Fifty Minute Classroom

Sep 18, 2021, 9:24
It’s Time Again to Do Things Differently
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It’s Time Again to Do Things Differently

30 August 2021

Reviewing your teaching methodologies with an eye toward the future.

By Adam Weiner, JD, CFSE

I wrote about the need to “Modernize Your Curriculum” back in August 2019. The article discussed how the culinary industry was changing and teachers at all levels needed to reevaluate what and how they taught. Little did I know when I wrote the article within six months the culinary world and your curriculums would be set aside and you would be virtually teaching hands-on classes.

It is once more time for you to think about the issues of “Modernizing Your Curriculum” and I respectfully suggest you start with reading this article. I know it is too late to make major changes in your curriculum or perhaps your core curriculum is mandated. However, little changes in lesson plans such as teaching Brussel sprouts instead of peas and carrots could give your students an edge in their cooking skills for their families or in their first hospitality job.

We as culinary instructors as well as many hospitality industry members do and teach things solely because that was how we were taught. “I’ve always taught it that way,” or, “That’s how I learned to do it,” are sentiments holding back our students. (And to be candid, teaching the same exact material in the same exact way makes teaching the same class semester after semester boring and stale.)

When I work with instructors and culinary professionals on this issue, I have a little story to emphasize the point: A first-year high school Foods and Nutrition student is making pot roast with dad. The student looked up and said, “Dad, when you make pot roast you always cut about two inches off the end. Why?” Dad thought for a moment and then said he didn’t know but that is how his dad showed him. A few weeks later at a family dinner the student said, “Grandfather, why did you teach my dad to cut a couple of inches off the end of a pot roast before putting it in the pot?” The grandfather looked embarrassed and said, “I don’t know, I learned from watching my mom and that’s how she did.” So, they all piled into the car and drove to the assisted care facility. They crowded into the room and great-grandmother was surprised and thrilled. She laughed and said, “I never get you all at the same time. My son, my grandson, and my great-grandchild are all in the room with me.” The high-school student spoke up first and said, “Great grandmother, when you made pot roast you would always cut a couple of inches off the end. Why?” Great grandmother looked confused. She closed her eyes for a few moments trying to remember her kitchen of many years ago. She opened her eyes, looked at her family, and smiled. She was so proud she could recall this from so long ago. “When we first got married, your great grandfather and I didn’t have a lot of money. We couldn’t afford a big pot. So, I had to cut some of the end to make the pot roast fit.”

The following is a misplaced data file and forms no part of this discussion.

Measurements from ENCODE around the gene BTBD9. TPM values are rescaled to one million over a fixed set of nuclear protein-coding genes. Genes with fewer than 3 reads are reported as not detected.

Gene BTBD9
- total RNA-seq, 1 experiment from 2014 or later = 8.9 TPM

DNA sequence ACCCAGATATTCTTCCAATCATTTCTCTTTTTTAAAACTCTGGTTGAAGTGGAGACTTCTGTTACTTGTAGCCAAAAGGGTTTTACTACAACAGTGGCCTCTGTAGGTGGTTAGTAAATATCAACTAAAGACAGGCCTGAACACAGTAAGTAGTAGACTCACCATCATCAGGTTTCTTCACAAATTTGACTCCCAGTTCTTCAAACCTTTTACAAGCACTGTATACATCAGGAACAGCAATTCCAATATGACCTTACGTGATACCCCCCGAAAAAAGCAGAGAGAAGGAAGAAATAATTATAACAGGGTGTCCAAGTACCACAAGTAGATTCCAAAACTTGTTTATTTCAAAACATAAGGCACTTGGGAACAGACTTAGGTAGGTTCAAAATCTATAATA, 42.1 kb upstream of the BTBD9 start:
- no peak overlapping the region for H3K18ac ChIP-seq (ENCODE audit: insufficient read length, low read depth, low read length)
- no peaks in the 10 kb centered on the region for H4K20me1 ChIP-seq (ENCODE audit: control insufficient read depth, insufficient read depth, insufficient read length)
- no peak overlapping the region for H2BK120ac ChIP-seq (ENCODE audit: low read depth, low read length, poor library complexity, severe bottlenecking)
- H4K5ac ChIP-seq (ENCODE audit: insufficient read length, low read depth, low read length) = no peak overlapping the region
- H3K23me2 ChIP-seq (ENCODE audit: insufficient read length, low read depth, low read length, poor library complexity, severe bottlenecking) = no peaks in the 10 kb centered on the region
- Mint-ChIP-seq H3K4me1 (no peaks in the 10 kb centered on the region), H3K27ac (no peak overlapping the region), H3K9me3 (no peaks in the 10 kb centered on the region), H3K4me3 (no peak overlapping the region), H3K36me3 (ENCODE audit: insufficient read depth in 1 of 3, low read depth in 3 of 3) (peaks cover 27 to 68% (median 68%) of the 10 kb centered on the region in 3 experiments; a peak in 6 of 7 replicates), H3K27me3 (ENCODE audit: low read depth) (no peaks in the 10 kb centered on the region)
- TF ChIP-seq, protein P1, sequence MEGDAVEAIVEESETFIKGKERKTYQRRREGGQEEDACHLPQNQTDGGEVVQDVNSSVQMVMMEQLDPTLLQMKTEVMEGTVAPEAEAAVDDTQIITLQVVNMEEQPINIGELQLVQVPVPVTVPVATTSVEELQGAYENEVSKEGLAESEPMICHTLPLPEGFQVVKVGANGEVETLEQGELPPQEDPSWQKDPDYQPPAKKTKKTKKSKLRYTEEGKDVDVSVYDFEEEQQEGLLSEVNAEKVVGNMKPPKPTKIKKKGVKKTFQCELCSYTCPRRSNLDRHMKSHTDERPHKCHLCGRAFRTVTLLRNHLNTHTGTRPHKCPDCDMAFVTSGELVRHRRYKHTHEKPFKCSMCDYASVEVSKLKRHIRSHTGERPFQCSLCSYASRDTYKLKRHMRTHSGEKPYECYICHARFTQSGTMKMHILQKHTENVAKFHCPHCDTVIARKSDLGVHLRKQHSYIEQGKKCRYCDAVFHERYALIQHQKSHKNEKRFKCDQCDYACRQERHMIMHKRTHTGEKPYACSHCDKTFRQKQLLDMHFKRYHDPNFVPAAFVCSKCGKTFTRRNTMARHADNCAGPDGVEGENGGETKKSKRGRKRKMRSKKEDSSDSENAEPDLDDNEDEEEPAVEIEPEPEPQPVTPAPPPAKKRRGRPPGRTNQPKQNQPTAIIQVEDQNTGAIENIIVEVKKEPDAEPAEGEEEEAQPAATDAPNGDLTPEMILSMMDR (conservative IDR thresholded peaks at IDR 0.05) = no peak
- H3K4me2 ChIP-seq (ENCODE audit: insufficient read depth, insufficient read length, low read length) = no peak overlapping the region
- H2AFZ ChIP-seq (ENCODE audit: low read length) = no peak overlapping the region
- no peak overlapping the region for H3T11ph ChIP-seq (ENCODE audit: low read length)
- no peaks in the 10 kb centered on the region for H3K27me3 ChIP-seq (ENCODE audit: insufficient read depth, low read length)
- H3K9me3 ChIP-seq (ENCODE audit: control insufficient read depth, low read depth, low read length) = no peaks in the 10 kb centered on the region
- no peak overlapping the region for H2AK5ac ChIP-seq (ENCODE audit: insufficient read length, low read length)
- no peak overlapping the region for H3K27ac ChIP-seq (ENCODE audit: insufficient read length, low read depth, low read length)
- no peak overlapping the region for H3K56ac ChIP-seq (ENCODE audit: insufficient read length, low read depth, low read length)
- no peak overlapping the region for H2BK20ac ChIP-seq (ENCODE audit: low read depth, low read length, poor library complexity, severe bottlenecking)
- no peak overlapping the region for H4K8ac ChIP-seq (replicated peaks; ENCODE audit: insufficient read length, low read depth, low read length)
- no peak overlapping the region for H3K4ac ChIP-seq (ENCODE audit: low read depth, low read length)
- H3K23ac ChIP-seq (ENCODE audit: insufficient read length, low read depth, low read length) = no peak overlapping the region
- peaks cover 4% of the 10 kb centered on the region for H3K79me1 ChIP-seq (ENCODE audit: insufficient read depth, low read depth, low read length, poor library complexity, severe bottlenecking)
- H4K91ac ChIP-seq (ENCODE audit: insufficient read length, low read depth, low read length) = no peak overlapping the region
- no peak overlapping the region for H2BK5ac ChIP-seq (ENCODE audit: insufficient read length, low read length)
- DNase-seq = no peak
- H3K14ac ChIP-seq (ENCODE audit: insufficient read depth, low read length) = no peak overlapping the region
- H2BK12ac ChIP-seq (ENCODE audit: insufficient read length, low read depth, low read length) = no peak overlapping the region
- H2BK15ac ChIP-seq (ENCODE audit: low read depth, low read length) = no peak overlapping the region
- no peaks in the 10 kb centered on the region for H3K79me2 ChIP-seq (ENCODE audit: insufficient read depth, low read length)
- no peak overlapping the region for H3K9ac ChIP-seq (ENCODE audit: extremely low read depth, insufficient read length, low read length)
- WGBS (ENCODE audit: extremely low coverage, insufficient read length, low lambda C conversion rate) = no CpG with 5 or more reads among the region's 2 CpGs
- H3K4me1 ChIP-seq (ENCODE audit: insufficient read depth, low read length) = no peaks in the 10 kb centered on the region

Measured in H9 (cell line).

A cute story, but it gets the point across. We shouldn’t be teaching things unless we know why we are teaching them. This applies in two ways:

  1. We shouldn’t be teaching things just because we were taught that way, or that is the way we have always done it.